New nanomaterial increases yield of solar cells

Posted on August 27, 2013
New nanomaterial increases yield of solar cells

New nanomaterial increases yield of solar cells
Linked quantum dots – In the new nanomaterial two or more electrons jump across the band gap as a consequence of just a single light particle (arrow with waves) being absorbed. Using special molecules the researchers have strongly linked the nanospheres (quantum dots) as a result of which the electrons can freely move and an electrical current develops in the solar cell.

Researchers from the FOM Foundation, Delft University of Technology, Toyota Motor Europe and the University of California have developed a nanostructure with which they can make solar cells highly efficient. The researchers published their findings on 23 August 2013 in the online edition of Nature Communications.

Smart nanostructures can increase the yield of solar cells. An international team of researchers including physicists from the FOM Foundation, Delft University of Technology and Toyota, have now optimised the nanostructures so that the solar cell provides more electricity and loses less energy in the form of heat.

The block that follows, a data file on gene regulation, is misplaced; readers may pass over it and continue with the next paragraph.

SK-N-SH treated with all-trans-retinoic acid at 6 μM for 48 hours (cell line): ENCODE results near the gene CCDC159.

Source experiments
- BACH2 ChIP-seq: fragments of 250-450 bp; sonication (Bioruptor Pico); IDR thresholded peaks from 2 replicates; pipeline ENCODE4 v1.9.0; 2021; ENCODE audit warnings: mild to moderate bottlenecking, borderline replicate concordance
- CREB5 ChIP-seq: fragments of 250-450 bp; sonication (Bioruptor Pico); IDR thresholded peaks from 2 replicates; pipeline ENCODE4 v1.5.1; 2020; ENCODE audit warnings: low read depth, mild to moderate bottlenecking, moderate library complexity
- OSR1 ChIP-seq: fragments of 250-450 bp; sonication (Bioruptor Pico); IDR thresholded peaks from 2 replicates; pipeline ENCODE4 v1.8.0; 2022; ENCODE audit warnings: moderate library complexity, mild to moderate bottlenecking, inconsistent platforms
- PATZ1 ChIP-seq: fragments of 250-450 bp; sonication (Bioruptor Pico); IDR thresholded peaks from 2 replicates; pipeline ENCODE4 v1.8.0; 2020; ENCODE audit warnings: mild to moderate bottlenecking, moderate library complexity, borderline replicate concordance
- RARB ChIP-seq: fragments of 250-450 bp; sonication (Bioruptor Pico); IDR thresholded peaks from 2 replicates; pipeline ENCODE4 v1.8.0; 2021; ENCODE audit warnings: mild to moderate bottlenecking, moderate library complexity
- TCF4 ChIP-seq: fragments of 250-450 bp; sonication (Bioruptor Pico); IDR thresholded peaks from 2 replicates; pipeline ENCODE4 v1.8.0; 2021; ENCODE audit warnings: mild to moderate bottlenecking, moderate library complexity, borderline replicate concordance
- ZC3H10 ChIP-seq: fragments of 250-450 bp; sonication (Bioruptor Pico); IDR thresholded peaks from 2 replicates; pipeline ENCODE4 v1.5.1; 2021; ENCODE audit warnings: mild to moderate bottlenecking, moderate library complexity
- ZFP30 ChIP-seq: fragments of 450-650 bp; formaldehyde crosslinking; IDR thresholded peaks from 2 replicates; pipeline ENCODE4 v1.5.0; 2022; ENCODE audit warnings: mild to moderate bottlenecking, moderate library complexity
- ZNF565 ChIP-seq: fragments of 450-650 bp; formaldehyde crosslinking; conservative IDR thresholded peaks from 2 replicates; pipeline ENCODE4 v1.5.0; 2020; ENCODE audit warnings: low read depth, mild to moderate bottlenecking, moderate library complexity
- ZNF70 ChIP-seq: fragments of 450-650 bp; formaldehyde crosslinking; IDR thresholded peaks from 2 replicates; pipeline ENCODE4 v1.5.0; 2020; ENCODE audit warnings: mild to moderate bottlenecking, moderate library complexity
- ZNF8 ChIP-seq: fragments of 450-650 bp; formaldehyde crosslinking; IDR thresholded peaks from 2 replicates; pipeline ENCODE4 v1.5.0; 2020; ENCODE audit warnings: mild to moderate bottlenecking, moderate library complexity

Solar cells

A conventional solar cell contains a layer of silicon. When sunlight falls on this layer,electrons in the silicon absorb the energy of the light particles (photons). Using this energy the electrons jump across a ‘band gap’, as a result of which they can freely move and electricity flows.

The yield of a solar cell is optimised if the photon energy is equal to the band gap of silicon. Sunlight, however, contains many photons with energies greater than the band gap. The excess energy is lost as heat, which limits the yield of a conventional solar cell.

Nanospheres

Several years ago the researchers from Delft University of Technology, as well as other physicists, demonstrated that the excess energy could still be put to good use. In small spheres of a semiconducting material the excess energy enables extra electrons to jump across the band gap. These nanospheres, the so-called quantum dots, have a diameter of just one ten thousandth of a human hair.

Read more at: Phys.org